The safe, organic way to remove hair, or so those in the business of sugaring claim. We investigate.
Sugaring has been a method of hair removal for hundreds of years, some say Cleopatra was a fan, however it has recently made its way back into the mainstream. Predominantly, the reasons for it trending are that you can do it yourself from home, the ingredients are simple (you probably already have them in your kitchen) and natural, plus you don’t need any equipment.
The process is similar to waxing but apparently less painful. A gel-like paste is applied to the skin and then flicked off again using only your hands. The paste is smoothed over the unwanted hair in the opposite direction to their growth and so when it is removed the hair is easier to pull out in the natural direction of growth. The process removes hair from the follicle rather than cutting it off as you would when shaving.
This is a really straightforward mixture that you make on the stove at home. There are only three ingredients needed to make the paste for sugaring. Lemon juice, sugar and water. It’s that simple. You can purchase it if you prefer, but to make it yourself is really easy. To create the texture and consistency of the paste combine the ingredients and warm on the cooker until caramelised.
The ratios you need to stick to are as follows:
- 1 cup sugar
- 1/4 cup lemon juice
- 1/4 cup water
You can multiply the amounts to make more if needed.
First, place the sugar in the bottom of a heavy-based pan, gently add the water and lemon juice to cover all the granules of sugar. Scrape down any sugar that may have stuck to the sides – all sugar must be covered in liquid.
Place your pan over a medium heat.
You should not stir the mixture or you will get crystals which will not be beneficial when you are using your paste. You can give it a light swirl just to make sure the ingredients are all combined well. Then leave it to caramelise.
Keep watching the pan as the paste will be ruined if any sticks and burns. Once the mixture becomes a honey colour, take it off the heat. It can always be put back on if necessary. If you have a thermometer the temperature of the mixture should reach 115ºC. The consistency should be thick and honey-like, as should the colour.
Do not use when piping hot as it will burn the skin and be painful, so allow to cool to room temperature before use. Pour into a glass bowl to prepare for usage.
How to apply
You can use the paste on any part of the body which you would usually shave or wax. Although male facial hair is considered too coarse to be sugared.
Before you apply the paste your skin needs to have been exfoliated, cleansed and powdered (baby powder is fine), so that any dead skin has been removed, there is minimal dry skin, and no moisture. You can do this an hour or so prior to the treatment to allow the skin to recover after exfoliation. Once the paste has cooled enough to touch and spread on the skin, scoop a spoonful worth of the mixture with your first two fingers, and work the paste into a ball (you may want to wear gloves) using your thumb. Begin at the bottom of the area you are going to work on and smooth the paste upwards against the natural direction of the hair applying as much pressure as you can with the tips of your fingers. Keep smoothing the paste until it is the same thickness across the chosen area. Now use your fingers to ‘flick’ the paste off the skin in the direction of the natural hair growth. Your other hand will be needed to hold your skin in place while you pull off the paste. The hair should come out from the root and so should not grow back for a couple of weeks – for some, even longer.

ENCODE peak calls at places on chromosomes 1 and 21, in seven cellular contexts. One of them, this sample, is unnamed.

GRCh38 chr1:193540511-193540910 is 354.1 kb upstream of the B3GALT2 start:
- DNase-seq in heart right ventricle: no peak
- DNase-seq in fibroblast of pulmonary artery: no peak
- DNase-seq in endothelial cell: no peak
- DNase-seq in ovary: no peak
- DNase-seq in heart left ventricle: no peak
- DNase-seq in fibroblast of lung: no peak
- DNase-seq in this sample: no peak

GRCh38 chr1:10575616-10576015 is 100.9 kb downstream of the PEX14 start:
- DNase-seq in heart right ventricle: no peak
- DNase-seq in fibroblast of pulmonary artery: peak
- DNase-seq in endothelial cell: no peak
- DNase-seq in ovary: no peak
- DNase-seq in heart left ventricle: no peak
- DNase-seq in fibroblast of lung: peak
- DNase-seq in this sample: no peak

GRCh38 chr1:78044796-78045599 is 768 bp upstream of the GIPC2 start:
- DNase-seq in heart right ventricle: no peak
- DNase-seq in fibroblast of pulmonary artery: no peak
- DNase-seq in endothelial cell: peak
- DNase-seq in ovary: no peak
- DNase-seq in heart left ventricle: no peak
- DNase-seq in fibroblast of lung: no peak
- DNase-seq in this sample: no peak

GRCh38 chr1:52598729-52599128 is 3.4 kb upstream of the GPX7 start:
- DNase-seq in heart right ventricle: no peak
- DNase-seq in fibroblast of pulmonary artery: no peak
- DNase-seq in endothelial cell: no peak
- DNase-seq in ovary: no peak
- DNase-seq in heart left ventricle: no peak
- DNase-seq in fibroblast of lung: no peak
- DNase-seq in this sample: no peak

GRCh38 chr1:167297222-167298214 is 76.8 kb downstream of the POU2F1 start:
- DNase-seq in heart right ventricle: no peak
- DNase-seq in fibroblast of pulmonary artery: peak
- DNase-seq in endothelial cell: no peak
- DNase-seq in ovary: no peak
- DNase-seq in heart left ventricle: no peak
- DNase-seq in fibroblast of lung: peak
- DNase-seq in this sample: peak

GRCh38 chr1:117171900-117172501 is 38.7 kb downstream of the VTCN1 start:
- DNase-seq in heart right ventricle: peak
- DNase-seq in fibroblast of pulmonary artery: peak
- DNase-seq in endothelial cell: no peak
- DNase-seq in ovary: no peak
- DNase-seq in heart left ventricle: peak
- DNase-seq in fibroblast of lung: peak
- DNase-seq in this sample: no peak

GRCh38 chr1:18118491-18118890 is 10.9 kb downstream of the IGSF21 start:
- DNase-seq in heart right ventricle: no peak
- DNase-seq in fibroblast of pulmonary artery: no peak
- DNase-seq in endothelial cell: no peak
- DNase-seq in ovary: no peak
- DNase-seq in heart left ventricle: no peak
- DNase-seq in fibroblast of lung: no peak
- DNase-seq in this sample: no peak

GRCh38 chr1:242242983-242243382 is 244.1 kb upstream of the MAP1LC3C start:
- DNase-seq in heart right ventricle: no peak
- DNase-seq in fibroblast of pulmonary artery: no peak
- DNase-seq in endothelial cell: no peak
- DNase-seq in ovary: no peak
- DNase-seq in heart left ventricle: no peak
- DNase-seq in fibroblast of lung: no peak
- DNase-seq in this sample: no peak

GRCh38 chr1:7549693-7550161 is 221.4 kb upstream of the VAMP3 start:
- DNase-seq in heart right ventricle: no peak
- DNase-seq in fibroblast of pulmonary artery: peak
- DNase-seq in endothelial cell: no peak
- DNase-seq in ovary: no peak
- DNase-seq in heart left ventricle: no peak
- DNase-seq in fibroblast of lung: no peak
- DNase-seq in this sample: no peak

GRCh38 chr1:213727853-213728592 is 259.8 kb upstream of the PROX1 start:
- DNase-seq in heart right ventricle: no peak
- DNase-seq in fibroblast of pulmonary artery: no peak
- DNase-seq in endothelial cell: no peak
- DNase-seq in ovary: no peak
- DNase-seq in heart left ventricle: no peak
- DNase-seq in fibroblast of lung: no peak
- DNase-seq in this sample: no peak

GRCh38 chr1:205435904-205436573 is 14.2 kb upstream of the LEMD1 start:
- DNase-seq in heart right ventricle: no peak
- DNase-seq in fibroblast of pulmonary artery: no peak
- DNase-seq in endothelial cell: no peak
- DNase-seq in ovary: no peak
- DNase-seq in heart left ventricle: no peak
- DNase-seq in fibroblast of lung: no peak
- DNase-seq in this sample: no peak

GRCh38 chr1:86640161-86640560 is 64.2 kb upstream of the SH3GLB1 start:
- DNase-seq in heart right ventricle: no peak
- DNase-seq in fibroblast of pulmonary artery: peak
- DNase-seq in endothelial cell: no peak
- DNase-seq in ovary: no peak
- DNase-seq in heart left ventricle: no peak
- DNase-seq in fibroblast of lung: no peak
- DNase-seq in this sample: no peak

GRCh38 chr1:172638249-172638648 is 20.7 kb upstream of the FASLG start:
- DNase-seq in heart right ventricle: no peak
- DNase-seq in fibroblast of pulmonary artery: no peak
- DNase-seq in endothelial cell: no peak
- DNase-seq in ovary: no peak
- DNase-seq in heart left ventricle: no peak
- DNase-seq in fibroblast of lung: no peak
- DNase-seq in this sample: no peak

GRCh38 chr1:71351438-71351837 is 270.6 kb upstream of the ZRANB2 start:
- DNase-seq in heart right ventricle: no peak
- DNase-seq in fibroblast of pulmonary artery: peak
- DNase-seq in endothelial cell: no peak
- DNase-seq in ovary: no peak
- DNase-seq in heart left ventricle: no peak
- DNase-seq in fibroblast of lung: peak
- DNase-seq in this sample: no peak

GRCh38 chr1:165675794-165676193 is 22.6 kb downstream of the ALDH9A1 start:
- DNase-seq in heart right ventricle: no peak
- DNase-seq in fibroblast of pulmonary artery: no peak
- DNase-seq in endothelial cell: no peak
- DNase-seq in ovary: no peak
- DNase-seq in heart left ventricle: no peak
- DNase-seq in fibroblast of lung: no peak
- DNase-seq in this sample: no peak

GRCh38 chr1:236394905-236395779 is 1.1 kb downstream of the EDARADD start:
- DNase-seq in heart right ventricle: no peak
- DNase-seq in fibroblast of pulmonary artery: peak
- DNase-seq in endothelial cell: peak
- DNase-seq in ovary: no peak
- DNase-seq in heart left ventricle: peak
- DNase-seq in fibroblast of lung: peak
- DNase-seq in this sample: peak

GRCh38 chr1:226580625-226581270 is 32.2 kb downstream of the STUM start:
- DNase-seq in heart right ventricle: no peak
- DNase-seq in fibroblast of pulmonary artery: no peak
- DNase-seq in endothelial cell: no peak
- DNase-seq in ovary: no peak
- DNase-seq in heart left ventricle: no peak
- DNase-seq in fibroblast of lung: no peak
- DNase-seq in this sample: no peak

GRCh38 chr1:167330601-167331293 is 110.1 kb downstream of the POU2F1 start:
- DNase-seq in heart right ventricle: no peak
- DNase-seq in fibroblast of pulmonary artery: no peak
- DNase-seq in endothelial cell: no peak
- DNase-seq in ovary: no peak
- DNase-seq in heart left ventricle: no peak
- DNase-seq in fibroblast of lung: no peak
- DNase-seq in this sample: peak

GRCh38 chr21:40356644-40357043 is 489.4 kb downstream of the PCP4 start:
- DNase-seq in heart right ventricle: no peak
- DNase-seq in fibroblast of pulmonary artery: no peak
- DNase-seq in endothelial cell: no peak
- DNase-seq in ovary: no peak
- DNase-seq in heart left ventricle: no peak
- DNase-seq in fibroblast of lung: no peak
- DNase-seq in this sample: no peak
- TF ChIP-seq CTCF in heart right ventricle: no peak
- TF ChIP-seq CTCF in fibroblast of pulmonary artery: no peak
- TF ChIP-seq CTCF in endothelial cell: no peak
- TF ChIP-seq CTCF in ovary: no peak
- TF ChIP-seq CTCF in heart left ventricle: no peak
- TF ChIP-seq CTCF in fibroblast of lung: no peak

Continue the process until all unwanted hairs are removed using a new ball of paste once the ‘stickiness’ is reduced. The paste is a great option for those with sensitive skin as it shouldn’t irritate as much as synthetic waxes or shaving. Apply a light moisturiser after you have finished your sugaring.
Besides being made of inexpensive natural ingredients and very simple to make at home, the sugaring process is beneficial as it has minimal negative effect on the skin, and is therefore approved for all skin types. It may be argued that traditional waxing methods are more effective in removing the hair, and that sugaring can leave some behind, however the same area can be treated more than once without irritation and the hair is less likely to break during sugaring than other methods. This reduces the risk of ingrowing hairs after the procedure.
The hair should be at least the length of a grain of rice to be able to be removed effectively. After sugaring you should refrain from perspiring to avoid any pore clogging. Exfoliation should also be avoided for at least 48 hours after sugaring.
You might find the ‘flicking’ technique to remove the paste and hairs a little tricky to start off with, it does take some practice to get it right. The paste needs to be pulled off away from the skin, but not upward, to avoid bruising. If the paste happens to harden before you get around to using it, you can add a touch of water and microwave it for ten second intervals until it softens.
Sugaring is a cost-effective, safe and simple method of hair removal. Once you get the hang of the ‘flick’ it could well become your go-to way to rid yourself of those unwanted hairs. Do carry out a patch test just to make sure your skin approves of the paste, it is considered the least risky when it comes to aggravating the skin due to its straight-forward and natural composition, but it is always recommended to try out any new skin treatments first, just to be safe.
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